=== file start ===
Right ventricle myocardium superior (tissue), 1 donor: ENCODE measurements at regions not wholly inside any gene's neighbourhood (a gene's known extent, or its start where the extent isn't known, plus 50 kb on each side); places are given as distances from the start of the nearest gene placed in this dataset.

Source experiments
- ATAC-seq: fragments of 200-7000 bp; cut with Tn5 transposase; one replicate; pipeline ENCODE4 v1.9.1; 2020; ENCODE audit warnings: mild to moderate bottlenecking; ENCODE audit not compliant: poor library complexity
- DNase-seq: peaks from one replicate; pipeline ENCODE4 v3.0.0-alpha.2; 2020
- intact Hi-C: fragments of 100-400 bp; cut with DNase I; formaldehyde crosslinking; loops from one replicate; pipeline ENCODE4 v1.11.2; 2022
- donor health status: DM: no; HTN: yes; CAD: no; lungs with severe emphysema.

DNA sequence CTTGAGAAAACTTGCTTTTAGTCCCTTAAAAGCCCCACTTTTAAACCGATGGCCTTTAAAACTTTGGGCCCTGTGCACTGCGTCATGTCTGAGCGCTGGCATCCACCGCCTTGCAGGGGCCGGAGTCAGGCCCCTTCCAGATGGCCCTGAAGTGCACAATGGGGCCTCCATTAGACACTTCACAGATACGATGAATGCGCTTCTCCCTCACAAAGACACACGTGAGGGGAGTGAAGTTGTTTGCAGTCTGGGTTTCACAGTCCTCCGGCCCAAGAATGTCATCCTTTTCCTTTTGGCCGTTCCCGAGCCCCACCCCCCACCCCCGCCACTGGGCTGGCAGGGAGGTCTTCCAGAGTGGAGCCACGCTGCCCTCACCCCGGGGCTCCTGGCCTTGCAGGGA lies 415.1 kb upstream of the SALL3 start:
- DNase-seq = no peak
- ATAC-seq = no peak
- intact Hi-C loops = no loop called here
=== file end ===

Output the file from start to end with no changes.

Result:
Right ventricle myocardium superior (tissue), 1 donor: ENCODE measurements at regions not wholly inside any gene's neighbourhood (a gene's known extent, or its start where the extent isn't known, plus 50 kb on each side); places are given as distances from the start of the nearest gene placed in this dataset.

Source experiments
- ATAC-seq: fragments of 200-7000 bp; cut with Tn5 transposase; one replicate; pipeline ENCODE4 v1.9.1; 2020; ENCODE audit warnings: mild to moderate bottlenecking; ENCODE audit not compliant: poor library complexity
- DNase-seq: peaks from one replicate; pipeline ENCODE4 v3.0.0-alpha.2; 2020
- intact Hi-C: fragments of 100-400 bp; cut with DNase I; formaldehyde crosslinking; loops from one replicate; pipeline ENCODE4 v1.11.2; 2022
- donor health status: DM: no; HTN: yes; CAD: no; lungs with severe emphysema.

DNA sequence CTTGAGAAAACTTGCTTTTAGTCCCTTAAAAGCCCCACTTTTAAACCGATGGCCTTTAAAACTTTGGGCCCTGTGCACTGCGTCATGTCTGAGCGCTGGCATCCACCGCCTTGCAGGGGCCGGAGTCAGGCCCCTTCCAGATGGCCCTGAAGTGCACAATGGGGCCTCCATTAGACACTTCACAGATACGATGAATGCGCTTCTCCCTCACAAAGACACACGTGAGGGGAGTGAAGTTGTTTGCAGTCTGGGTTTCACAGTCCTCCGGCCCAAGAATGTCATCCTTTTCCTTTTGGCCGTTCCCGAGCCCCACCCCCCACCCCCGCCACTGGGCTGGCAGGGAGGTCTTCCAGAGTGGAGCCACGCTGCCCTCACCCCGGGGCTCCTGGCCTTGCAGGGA lies 415.1 kb upstream of the SALL3 start:
- DNase-seq = no peak
- ATAC-seq = no peak
- intact Hi-C loops = no loop called here